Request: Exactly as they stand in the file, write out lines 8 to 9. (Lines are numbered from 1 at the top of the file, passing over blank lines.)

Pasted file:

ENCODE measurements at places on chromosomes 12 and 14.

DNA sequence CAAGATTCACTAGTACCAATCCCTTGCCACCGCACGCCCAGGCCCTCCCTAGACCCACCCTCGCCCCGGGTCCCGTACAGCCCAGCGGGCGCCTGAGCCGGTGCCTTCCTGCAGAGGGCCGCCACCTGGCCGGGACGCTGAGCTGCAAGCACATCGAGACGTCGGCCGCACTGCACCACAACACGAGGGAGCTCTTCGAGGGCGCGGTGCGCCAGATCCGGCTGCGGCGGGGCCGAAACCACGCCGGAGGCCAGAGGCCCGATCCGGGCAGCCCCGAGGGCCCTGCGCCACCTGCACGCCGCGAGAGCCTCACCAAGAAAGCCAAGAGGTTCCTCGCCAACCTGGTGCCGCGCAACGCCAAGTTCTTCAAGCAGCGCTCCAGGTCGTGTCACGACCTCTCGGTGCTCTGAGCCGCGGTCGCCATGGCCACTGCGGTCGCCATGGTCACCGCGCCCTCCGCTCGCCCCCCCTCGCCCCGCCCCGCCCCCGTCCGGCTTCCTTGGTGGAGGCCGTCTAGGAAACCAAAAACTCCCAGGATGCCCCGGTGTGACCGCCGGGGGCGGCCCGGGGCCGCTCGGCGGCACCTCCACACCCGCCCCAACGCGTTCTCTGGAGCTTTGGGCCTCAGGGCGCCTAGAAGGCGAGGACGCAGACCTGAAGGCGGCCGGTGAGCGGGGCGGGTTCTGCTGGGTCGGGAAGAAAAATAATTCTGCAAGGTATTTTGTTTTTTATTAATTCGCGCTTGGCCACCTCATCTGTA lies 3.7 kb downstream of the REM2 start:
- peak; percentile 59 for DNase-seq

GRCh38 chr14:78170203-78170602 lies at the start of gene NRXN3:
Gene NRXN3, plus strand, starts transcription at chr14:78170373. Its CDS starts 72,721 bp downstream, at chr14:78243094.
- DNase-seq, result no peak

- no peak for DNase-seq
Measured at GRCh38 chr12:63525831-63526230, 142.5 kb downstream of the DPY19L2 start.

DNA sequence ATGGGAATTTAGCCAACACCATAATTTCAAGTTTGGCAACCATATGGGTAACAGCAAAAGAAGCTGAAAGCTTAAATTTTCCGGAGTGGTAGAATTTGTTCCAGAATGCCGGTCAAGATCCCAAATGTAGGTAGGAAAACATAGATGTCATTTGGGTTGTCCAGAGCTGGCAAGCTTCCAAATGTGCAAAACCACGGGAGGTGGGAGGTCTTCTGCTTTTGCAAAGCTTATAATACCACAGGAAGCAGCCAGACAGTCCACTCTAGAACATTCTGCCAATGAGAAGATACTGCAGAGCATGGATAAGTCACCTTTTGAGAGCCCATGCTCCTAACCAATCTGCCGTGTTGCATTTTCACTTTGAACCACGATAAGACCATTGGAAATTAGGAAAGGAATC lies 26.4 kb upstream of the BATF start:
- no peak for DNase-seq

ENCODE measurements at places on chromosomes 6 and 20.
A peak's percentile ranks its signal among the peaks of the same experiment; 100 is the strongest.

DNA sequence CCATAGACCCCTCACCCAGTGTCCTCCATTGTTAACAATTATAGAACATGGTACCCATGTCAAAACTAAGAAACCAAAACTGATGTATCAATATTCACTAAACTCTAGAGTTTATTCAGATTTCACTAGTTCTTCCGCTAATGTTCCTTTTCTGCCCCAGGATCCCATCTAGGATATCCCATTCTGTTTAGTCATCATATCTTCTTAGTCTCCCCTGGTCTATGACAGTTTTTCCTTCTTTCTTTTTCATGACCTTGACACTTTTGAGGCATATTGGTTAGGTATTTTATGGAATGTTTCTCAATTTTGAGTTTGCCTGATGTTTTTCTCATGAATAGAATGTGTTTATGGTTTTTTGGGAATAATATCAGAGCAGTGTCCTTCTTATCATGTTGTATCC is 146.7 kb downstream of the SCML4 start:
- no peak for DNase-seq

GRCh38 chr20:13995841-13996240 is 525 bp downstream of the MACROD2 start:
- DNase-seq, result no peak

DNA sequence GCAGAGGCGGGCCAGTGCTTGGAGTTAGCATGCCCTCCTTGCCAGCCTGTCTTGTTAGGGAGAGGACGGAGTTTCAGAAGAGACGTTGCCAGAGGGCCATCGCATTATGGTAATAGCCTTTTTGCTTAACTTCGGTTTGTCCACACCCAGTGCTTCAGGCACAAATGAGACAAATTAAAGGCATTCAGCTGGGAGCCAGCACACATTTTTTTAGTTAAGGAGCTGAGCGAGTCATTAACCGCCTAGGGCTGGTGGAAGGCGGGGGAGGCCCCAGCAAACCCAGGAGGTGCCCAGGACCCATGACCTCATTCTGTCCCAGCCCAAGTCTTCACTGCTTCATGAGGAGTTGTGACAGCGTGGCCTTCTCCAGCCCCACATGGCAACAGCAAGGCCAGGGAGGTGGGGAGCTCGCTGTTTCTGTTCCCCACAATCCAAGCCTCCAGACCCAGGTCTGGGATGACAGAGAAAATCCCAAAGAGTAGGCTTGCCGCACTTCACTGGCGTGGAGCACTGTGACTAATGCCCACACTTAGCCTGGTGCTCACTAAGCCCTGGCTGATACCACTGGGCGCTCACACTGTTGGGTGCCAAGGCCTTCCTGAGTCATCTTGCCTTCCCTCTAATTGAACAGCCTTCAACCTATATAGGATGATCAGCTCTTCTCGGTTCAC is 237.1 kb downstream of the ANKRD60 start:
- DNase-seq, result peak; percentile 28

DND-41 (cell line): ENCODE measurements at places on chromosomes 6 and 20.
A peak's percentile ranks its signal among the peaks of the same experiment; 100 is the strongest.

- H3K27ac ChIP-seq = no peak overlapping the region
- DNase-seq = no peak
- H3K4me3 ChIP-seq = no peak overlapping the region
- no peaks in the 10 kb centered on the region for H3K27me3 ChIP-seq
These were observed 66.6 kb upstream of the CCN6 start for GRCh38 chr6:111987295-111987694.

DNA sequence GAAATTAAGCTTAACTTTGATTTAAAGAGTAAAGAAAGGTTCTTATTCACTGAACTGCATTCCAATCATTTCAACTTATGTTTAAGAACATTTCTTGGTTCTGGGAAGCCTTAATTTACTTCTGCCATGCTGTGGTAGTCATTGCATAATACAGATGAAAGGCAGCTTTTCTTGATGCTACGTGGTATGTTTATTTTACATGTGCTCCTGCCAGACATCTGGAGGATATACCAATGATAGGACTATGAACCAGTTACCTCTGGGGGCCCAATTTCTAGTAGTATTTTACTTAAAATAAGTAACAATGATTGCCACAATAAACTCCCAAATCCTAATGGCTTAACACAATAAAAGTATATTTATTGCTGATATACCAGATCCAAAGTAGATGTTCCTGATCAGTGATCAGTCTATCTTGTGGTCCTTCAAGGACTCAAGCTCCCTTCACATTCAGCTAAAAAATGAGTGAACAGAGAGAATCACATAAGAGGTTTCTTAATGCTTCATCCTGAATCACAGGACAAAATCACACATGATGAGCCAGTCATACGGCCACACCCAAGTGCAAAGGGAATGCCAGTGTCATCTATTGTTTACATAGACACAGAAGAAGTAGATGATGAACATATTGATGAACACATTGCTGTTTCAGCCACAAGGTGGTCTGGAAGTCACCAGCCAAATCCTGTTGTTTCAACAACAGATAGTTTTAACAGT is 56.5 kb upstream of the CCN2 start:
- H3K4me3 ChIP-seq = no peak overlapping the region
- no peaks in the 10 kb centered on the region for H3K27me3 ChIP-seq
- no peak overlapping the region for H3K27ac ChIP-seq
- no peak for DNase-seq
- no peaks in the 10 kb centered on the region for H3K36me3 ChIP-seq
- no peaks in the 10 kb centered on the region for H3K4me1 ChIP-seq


Measured at GRCh38 chr12:63525831-63526230, 142.5 kb downstream of the DPY19L2 start.

DNA sequence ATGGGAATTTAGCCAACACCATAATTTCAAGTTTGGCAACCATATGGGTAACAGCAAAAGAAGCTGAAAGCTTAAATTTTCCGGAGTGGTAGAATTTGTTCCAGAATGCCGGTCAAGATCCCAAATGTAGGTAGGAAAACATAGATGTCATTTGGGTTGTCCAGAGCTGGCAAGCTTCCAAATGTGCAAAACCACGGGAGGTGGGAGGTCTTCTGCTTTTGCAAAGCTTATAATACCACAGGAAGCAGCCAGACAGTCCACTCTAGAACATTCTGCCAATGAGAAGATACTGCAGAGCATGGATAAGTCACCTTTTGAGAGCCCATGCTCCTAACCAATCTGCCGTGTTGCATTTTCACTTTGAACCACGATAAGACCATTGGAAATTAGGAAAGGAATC lies 26.4 kb upstream of the BATF start: